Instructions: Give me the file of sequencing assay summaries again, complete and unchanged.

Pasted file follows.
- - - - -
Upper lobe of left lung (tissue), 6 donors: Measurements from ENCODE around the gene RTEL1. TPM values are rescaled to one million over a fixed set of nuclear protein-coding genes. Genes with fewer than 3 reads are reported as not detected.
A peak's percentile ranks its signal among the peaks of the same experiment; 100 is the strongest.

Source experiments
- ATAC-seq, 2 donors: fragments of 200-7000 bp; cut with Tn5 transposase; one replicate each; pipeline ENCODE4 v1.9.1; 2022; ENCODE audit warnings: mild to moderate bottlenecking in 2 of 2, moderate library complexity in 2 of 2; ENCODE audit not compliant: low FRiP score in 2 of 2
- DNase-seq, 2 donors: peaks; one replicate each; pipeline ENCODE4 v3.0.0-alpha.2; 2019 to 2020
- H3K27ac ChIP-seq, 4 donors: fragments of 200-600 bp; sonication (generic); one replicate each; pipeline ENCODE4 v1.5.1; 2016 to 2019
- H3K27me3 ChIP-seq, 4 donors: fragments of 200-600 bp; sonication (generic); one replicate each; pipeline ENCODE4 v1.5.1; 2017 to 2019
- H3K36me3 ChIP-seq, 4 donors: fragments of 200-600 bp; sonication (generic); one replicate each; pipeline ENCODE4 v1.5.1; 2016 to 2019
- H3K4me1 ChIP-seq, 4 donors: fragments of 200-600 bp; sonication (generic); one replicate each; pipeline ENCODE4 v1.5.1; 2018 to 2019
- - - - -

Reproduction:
Upper lobe of left lung (tissue), 6 donors: Measurements from ENCODE around the gene RTEL1. TPM values are rescaled to one million over a fixed set of nuclear protein-coding genes. Genes with fewer than 3 reads are reported as not detected.
A peak's percentile ranks its signal among the peaks of the same experiment; 100 is the strongest.

Source experiments
- ATAC-seq, 2 donors: fragments of 200-7000 bp; cut with Tn5 transposase; one replicate each; pipeline ENCODE4 v1.9.1; 2022; ENCODE audit warnings: mild to moderate bottlenecking in 2 of 2, moderate library complexity in 2 of 2; ENCODE audit not compliant: low FRiP score in 2 of 2
- DNase-seq, 2 donors: peaks; one replicate each; pipeline ENCODE4 v3.0.0-alpha.2; 2019 to 2020
- H3K27ac ChIP-seq, 4 donors: fragments of 200-600 bp; sonication (generic); one replicate each; pipeline ENCODE4 v1.5.1; 2016 to 2019
- H3K27me3 ChIP-seq, 4 donors: fragments of 200-600 bp; sonication (generic); one replicate each; pipeline ENCODE4 v1.5.1; 2017 to 2019
- H3K36me3 ChIP-seq, 4 donors: fragments of 200-600 bp; sonication (generic); one replicate each; pipeline ENCODE4 v1.5.1; 2016 to 2019
- H3K4me1 ChIP-seq, 4 donors: fragments of 200-600 bp; sonication (generic); one replicate each; pipeline ENCODE4 v1.5.1; 2018 to 2019